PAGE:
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MarieJo W.
guest

Dec2707, 01:04 PM (EST) 

"Puzzle involving exponential"

Dear Puzzle Friends, I am not a mathematician but just a math puzzle enthusiast... I placed a month ago an adaptation of an old math problem on my site, see text below: A high quality rubber band is fastened and hung from a horizontal pole with a cannonball at its end. Two facing ladybugs are crawling along this rubber band toward each other. From their respective starting positions (8 cm apart  see image), each small beetle crawls toward the other at a speed of 1 cm per second. However, in the length of time each beetle crawls 1 cm, the cannonball, thanks to the force of gravity, stretches the rubber band an additional 8 cm. Will the poor ladybugs ever meet? And, if yes, when? If not, why?! (see the whole problem and solution at: https://www.archimedeslab.org/monthly_puzzles_69.html ) My answer was that the beetles will meet after: ln(n) + 0.5772156649 + 1/2n ≈ 4 that is approximately after exp^3.422784336 ≈ 30.65464915 sec. But someone disagreed with me and posted a new solution: exp^4  1 = 53.598... sec. Who is right? I would be very happy if a math expert would help me to settle this problem. Thanks in advance for your help! MarieJo Waeber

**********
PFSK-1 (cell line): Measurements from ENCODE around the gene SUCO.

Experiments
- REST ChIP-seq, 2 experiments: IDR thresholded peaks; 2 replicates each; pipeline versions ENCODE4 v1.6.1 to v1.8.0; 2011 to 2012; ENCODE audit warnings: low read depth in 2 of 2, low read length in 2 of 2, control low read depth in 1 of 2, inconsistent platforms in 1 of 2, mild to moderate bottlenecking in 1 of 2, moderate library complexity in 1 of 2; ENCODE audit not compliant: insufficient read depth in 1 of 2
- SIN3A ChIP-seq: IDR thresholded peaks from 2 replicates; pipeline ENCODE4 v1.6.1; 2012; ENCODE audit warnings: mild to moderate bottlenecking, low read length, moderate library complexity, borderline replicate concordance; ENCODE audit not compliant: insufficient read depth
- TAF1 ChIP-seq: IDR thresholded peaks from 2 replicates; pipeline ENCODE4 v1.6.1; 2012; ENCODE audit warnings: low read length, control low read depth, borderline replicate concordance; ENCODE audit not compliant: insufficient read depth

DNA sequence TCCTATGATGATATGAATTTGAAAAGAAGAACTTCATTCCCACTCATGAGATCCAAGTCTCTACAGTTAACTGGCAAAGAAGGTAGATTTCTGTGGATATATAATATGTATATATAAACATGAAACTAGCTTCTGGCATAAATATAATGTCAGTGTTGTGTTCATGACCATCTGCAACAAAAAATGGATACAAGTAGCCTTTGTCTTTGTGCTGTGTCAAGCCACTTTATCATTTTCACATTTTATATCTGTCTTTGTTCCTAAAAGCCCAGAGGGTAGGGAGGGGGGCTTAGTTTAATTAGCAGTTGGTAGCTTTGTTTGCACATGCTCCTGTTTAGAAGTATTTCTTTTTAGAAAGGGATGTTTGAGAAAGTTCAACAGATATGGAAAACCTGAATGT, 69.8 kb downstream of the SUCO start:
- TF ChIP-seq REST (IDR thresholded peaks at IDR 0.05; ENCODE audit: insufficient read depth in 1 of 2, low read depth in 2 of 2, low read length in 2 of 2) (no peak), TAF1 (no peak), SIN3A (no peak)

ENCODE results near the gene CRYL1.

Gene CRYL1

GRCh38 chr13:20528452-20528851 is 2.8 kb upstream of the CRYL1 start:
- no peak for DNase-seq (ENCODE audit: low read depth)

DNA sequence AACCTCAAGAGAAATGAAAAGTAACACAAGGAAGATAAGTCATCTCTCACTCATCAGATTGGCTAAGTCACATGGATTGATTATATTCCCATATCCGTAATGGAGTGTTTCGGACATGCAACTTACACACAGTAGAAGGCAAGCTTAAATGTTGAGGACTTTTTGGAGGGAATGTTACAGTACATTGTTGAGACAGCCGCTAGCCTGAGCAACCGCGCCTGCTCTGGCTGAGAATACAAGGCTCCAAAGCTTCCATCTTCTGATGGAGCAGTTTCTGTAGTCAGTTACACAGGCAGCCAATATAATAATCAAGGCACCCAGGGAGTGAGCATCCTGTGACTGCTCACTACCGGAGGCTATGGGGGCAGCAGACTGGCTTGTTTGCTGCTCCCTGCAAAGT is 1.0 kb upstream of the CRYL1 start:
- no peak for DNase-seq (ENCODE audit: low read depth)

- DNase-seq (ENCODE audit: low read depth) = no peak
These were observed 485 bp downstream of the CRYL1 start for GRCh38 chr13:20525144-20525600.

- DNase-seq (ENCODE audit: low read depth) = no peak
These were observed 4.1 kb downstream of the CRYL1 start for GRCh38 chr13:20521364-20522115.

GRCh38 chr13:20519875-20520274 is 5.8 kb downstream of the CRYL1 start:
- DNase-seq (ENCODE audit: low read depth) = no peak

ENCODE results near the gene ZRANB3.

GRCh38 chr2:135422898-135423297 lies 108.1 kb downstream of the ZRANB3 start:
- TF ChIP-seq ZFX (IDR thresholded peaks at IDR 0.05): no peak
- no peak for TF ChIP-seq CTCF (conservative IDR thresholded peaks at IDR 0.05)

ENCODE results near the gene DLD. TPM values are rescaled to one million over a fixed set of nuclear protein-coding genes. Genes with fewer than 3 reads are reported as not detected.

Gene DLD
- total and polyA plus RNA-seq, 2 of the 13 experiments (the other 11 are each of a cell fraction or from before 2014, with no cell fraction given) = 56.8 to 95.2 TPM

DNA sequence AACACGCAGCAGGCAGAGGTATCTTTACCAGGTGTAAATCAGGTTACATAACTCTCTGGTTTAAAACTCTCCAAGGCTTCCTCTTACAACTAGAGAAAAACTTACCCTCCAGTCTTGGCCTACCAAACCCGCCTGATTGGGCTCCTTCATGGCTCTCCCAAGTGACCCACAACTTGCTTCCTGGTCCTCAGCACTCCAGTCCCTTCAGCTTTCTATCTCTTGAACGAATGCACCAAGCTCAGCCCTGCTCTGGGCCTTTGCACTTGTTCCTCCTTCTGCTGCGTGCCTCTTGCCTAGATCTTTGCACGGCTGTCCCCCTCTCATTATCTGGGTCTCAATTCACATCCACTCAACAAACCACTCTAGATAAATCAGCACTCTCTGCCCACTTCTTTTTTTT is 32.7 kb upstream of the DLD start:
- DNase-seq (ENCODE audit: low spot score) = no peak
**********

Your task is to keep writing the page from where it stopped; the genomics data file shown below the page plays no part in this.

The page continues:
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MarieJo
guest

Dec3007, 01:08 PM (EST) 

4. "RE: Puzzle involving exponential"
In response to message #2

>Beside the difference that arises in discretization process, >I believe the solution posted have some inconsistencies. And >at a first look in absence of tons of ingenuity like >Archimedes brain we must resort in calculus or to solve >numerically. > >If interested you can look the attach fileDear mpdlc, Thanks for your help... I had a look at your attached file and find it very complete. Can I post your answer on my site? I wonder, however, if there isn't a simpler way to help the visitors to understand the problem with clear stepbystep examples or references. My site is first of all intended for general interested people (puzzle math fans), I just want to put a 'spark' in the visitors' mind by giving them indications/information where to find the math tools to solve particular problems. The visitor should afterwards be able to understand and solve the problem by himself. Best wishes, MarieJo


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Pierre Charland
Member since Dec2205

Jan1908, 11:18 PM (EST) 

7. "RE: Puzzle involving exponential"
In response to message #0

I have some references concerning a variation of this problem (one worm walking the length of a stretching rubber band).  Martin Gardner, Time Travel, (The Rubber Rope, ch.9 #1 p.111)  Martin Gardner, aha! Gotcha, (The Rubber Rope, p.145)  Graham & Knuth & Pasternick, Concrete Mathematics 1st ed, (6.3 p.260; 9.49 p.479)
AlphaChapMtl 

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